Anthony Bourdain Became An Unexpected #MeToo Advocate With ‘A Real Sense Of Rage’

Anthony Bourdain, who died today at age 61, became an unlikely #MeToo advocate after his girlfriend, Asia Argento, publicly accused embattled movie producer Harvey Weinstein of rape.

Bourdain was a well-known advocate of the voiceless and spoke out for years for the rights and safety of kitchen workers and minorities in the restaurant industry. This made it somewhat of a natural pivot to becoming a real supporter of the #MeToo movement, particularly through Argento’s connection, says The Daily Beast.

In speaking with Trevor Noah on The Daily Show, Bourdain said he was saddened to realize how many women in his industry had their own experiences with sexual harassment and sexual assault and didn’t feel that they could come to him.

“I came out of a brutal, oppressive business that was historically unfriendly to women. I knew a lot of women, it turned out, who had stories about their experiences—about people I knew—who did not feel I was the sort of person they could confide in.”

He explained that through his relationship with Argento, women in his life started “opening up to him” about their own trauma. Bourdain says he started speaking on the topic himself from “a sense of real rage.”

Primarily, because of his close relationship with Argento, this topic became very personal, but he was reluctant to accept praise for embracing it.

“I’d like to say that I was only enlightened in some way or I’m an activist or virtuous, but in fact, I have to be honest with myself. I met one extraordinary woman with an extraordinary and painful story, who introduced me to a lot of other women with extraordinary stories and suddenly it was personal.”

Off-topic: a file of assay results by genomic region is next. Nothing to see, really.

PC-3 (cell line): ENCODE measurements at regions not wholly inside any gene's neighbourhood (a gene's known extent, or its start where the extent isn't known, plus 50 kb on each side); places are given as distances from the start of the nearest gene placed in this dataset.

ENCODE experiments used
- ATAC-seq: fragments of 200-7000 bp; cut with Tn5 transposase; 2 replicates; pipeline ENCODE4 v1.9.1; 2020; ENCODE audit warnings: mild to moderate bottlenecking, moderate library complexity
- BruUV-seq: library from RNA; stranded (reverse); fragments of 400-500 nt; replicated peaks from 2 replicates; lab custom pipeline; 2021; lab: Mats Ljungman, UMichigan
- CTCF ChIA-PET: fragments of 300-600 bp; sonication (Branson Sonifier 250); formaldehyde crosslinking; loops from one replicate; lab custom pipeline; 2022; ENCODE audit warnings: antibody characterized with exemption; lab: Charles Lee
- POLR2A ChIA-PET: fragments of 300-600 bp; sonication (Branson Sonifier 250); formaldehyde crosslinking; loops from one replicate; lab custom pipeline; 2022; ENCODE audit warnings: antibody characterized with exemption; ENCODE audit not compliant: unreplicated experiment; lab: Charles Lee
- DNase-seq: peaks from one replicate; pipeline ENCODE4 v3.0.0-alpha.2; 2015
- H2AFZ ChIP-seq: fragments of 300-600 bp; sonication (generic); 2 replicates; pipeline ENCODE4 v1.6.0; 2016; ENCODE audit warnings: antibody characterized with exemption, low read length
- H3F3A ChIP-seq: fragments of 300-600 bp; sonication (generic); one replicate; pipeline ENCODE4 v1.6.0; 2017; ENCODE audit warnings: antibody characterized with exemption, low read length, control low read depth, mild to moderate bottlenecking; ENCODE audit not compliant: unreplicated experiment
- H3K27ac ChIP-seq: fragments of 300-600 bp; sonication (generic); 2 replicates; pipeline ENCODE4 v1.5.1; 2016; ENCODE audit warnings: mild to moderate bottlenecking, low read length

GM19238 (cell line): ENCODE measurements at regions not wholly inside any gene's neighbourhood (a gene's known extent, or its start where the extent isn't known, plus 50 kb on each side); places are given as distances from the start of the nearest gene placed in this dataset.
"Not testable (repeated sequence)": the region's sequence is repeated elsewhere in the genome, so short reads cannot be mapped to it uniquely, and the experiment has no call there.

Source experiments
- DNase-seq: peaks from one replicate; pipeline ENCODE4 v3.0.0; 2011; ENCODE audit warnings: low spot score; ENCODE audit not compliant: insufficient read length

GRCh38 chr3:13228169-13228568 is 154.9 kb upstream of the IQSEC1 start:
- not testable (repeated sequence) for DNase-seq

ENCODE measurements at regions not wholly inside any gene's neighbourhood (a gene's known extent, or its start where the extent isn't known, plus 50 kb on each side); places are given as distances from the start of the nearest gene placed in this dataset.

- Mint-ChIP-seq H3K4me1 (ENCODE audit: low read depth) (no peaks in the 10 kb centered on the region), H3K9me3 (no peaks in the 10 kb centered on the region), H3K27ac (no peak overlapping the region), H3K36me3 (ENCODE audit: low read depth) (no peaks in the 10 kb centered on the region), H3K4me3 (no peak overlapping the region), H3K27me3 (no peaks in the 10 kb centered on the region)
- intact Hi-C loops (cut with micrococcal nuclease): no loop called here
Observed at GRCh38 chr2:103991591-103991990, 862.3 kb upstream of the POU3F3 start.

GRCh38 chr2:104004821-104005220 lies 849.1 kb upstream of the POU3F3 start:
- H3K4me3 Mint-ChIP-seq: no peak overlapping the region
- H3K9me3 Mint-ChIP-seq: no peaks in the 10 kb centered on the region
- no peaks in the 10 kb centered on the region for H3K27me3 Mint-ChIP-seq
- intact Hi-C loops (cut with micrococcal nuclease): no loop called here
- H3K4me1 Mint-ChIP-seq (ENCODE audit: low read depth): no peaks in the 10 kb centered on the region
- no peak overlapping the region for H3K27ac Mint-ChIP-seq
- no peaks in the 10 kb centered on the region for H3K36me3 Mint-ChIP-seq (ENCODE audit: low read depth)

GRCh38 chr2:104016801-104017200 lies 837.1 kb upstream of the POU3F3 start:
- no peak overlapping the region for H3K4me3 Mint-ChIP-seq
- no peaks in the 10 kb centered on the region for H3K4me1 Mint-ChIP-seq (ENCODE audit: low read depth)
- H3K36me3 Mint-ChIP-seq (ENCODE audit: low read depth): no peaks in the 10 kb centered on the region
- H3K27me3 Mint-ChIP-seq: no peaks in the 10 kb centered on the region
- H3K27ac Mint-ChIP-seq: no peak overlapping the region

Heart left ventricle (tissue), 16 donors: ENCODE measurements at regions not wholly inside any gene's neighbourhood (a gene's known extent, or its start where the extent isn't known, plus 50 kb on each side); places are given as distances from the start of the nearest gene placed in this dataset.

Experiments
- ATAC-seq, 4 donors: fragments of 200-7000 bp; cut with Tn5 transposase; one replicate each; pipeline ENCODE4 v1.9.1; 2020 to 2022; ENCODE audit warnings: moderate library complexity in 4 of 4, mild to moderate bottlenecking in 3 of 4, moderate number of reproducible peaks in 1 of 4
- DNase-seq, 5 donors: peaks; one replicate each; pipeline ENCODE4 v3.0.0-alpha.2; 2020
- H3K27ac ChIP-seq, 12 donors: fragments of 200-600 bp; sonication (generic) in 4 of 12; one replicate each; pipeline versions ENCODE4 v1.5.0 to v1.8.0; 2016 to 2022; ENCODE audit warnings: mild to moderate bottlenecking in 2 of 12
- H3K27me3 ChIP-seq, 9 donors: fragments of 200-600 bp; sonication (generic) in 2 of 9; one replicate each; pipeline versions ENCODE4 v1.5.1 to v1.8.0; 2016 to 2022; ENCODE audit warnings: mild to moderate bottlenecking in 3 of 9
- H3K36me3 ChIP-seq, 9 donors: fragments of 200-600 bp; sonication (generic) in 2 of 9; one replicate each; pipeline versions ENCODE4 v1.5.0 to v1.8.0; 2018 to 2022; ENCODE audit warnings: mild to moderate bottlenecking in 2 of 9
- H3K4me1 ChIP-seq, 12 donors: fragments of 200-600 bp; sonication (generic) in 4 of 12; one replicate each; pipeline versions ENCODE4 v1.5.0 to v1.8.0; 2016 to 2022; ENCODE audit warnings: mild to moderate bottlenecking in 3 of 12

Bourdain said that more than anything, the #MeToo movement made him ask himself some serious, hard questions about his own behavior in reference to interactions with women in and out of the restaurant industry. He felt that a lot of men, including himself, were in the process of reexamining their lives and questioning things they had seen and not reported or allowed to happen around them. Bourdain said that he is merciless when addressing people and other chefs he admired about their potential crimes.

“I’m not in a forgiving state of mind. I mean, that s**t ain’t OK.”

Anthony Bourdain was open, honest, and blunt when speaking about issues surrounding the #MeToo movement, says Newsweek. He publicly praised Argento for her bravery in coming forward with her story of assault.

“I am proud and honored to know you,” Bourdain tweeted to Argento in October. “You just did the hardest thing in the world.” He added, “Can we use the word ‘rapist’ now? #Weinstein.”

Anthony Bourdain was found dead today of apparent suicide in Strasbourg, France. He was 61-years-old and is survived by his teen daughter, Ariane.

If you or someone you know is in crisis, please call the National Suicide Prevention Lifeline at 1-800-273-TALK (8255) or contact the Crisis Text Line by texting TALK to 741741. For readers outside the U.S., visit or Befrienders Worldwide for international resources you can use to find help.

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